Alternatively, the electrolysis may be carried out in a monopolar cell. A monopolar cell has a cathodic half cell containing a screen spaced from an outside wall and defining a volume therebetween and hollow cathode fingers extending outwardly therefrom. The volume within the hollow cathode fingers and between the screen and backplate is the catholyte volume. The anodic element of the monopolar electrolyzer includes a valve metal coating or surface on an internal element of either a peripheral wall or the cell bottom and coated valve metal fingers extending outwardly therefrom. The anodic and cathodic half cells are assembled to form an electrolytic cell with the anodes facing the cathodes and substantially parallel thereto with a substantially uniform space, i.e., an interelectrode gap, therebetween. Additionally, a synthetic separator is positioned between the anode and cathode dividing the cell into a catholyte compartment and an anolyte compartment.
One problem encountered in electrolytic cells having synthetic separators is mounting the separator on an electrode. This becomes a critical problem when there are interleaved electrodes of complex shapes.
Synthetic separators, that is, synthetic halocarbon resins which may have acid groups thereon as exemplified by fluorocarbon resins with carboxylic acid groups, fluorocarbon resins with sulfonic acid groups, and fluorocarbon resins with various derivatives of the aforementioned groups as well as other groups, are difficult to join and require special assembly methods. These special assembly methods include chemical reactions at the laps and joints, heating, and compression.
According to the invention herein contemplated, the use of synthetic separators at electrolytically less active, complex shaped areas of the electrode are dispensed with thereby allowing the use of separators of simple shape. This is accomplished by providing electrolyte impermeable members at opposite ends of the electrode, to hold the permionic membrane in place. The electrolyte impermeable members may be the cell top and cell bottom or they may be flanges or the like held in compression at opposite ends of the electrode.THE FIGURES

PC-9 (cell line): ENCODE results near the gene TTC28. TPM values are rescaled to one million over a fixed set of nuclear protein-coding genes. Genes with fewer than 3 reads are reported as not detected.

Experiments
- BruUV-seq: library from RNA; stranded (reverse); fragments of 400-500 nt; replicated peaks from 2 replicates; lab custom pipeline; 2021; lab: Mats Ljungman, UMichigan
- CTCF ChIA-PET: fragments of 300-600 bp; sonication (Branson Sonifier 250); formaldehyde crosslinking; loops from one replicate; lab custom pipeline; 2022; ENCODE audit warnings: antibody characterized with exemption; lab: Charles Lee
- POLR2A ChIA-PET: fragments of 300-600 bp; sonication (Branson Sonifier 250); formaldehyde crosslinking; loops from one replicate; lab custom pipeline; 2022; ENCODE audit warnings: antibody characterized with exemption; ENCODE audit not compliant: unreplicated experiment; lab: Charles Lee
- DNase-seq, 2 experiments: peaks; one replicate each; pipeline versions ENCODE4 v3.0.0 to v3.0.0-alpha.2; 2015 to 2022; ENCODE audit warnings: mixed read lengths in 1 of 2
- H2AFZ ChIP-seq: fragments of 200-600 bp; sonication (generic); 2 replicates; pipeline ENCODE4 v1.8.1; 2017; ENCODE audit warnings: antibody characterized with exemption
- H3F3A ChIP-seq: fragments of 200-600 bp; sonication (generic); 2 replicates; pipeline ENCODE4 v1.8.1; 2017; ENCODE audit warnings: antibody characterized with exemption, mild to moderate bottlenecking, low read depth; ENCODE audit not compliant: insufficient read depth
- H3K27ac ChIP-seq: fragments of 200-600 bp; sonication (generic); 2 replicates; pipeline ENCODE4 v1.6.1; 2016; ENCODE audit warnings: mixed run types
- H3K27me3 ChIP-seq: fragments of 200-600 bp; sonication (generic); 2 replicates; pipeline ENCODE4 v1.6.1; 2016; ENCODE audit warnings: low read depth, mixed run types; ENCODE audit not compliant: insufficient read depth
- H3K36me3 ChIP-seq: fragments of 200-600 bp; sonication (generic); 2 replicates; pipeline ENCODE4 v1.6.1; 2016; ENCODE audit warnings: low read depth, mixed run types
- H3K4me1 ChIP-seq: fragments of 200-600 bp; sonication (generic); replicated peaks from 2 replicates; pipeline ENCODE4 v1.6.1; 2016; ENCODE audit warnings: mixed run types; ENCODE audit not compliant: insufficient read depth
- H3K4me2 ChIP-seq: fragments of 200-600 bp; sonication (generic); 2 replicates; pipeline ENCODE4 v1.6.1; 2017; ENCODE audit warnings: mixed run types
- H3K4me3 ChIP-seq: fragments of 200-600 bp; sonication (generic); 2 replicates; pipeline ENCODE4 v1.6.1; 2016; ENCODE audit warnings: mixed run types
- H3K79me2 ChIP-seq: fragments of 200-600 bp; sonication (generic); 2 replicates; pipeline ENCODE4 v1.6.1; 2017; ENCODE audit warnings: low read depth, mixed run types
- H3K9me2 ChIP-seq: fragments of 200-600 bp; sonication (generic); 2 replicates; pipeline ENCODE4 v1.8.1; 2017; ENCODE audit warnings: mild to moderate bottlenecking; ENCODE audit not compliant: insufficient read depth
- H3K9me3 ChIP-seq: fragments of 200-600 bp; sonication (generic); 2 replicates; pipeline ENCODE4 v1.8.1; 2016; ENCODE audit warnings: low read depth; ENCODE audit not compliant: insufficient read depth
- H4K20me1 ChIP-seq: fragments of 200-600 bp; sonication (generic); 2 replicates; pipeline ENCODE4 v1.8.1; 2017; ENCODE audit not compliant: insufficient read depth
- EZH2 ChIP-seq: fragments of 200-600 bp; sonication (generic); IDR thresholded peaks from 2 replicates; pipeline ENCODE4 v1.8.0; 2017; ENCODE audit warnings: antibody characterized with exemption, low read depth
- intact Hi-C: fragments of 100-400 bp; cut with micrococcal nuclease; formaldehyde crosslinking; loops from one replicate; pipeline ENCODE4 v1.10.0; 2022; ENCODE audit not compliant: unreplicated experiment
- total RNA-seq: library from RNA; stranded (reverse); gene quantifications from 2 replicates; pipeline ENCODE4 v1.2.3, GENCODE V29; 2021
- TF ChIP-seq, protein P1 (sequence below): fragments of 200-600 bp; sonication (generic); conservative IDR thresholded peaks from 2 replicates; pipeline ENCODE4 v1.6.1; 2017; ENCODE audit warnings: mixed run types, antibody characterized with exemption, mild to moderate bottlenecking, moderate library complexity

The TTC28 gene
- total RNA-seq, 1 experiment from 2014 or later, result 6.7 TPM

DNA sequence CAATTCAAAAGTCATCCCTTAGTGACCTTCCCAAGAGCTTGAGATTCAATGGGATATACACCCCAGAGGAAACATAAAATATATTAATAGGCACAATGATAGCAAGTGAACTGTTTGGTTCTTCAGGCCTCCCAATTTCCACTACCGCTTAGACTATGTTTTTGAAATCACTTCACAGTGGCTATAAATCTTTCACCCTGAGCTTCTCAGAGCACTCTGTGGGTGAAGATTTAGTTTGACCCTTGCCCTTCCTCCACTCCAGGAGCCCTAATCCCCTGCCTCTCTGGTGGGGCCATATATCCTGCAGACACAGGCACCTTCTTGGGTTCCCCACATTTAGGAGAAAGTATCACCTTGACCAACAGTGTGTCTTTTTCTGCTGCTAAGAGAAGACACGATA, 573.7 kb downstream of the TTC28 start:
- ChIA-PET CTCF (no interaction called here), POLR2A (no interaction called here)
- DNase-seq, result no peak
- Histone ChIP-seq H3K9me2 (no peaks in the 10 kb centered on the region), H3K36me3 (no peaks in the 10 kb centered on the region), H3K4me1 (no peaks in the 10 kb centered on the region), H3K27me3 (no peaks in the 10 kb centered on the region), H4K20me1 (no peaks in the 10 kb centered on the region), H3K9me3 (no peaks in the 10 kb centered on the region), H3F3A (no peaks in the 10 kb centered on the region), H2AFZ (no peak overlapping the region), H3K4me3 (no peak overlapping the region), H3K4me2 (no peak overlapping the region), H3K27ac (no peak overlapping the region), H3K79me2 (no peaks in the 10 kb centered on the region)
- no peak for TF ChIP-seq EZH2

FIG. 1 is a front elevation view of a bipolar electrolyzer.
FIG. 2 is a side elevation view of a bipolar electrolyzer.
FIG. 3 is an exploded view of a bipolar electrolyzer showing bipolar elements, terminal electrodes, and synthetic separators.
FIG. 4 is an isometric view of a bipolar unit showing the cathodic side.
FIG. 5 is an isometric view of a bipolar unit showing the anodic side.
FIG. 6 is a cutaway side elevation of a bipolar unit.
FIG. 7 is an isometric view of a bipolar unit prepared according to an alternative exemplification.
FIG. 8 is an isometric view of the bipolar unit shown in FIG. 7.
FIG. 9 is a cutaway side elevation of the bipolar unit shown in FIGS. 7 and 8.
FIG. 10 is an exploded view of an electrode useful in the bipolar unit shown in FIGS. 7, 8, and 9.DETAILED DESCRIPTION OF THE INVENTION
A bipolar electrolyzer 1 is shown generally in FIGS. 1, 2, and 3. The bipolar electrolyzer 1 includes a plurality of bipolar units 11 electrically and mechanically in series with cathodes 31 of one individual electrolytic cell and the anodes of the next adjacent electrolytic cell 15 of the electrolyzer being mounted on a common structural member, i.e., the backplate 21 of the bipolar unit 11.
An individual electrolytic cell 15 is defined by the anodic side 51 of one bipolar unit 11, the cathodic side 31 of the next adjacent bipolar unit 11, and a permionic membrane 71 interposed therebetween.
The bipolar unit 11 includes a backplate 21 having a cathodic side 31 and an anodic side 51. The backplate 21, shown especially in FIGS. 6 and 9, has a steel plate 23 which is a primary structural member of the bipolar unit 11, and a steel body 25 having peripheral walls 27 around both the cathodic 31 and anodic sides 51 of the bipolar unit 11. The steel plate 23 and steel body 25 are lined with a valve metal sheet 29 on the anodic side of the bipolar unit. The steel plate 23 is of a thickness of from about 1.0 centimeter to about 3.0 centimeters and the valve metal sheet 29 may be of a thickness of from about 2 to about 5 millimeters.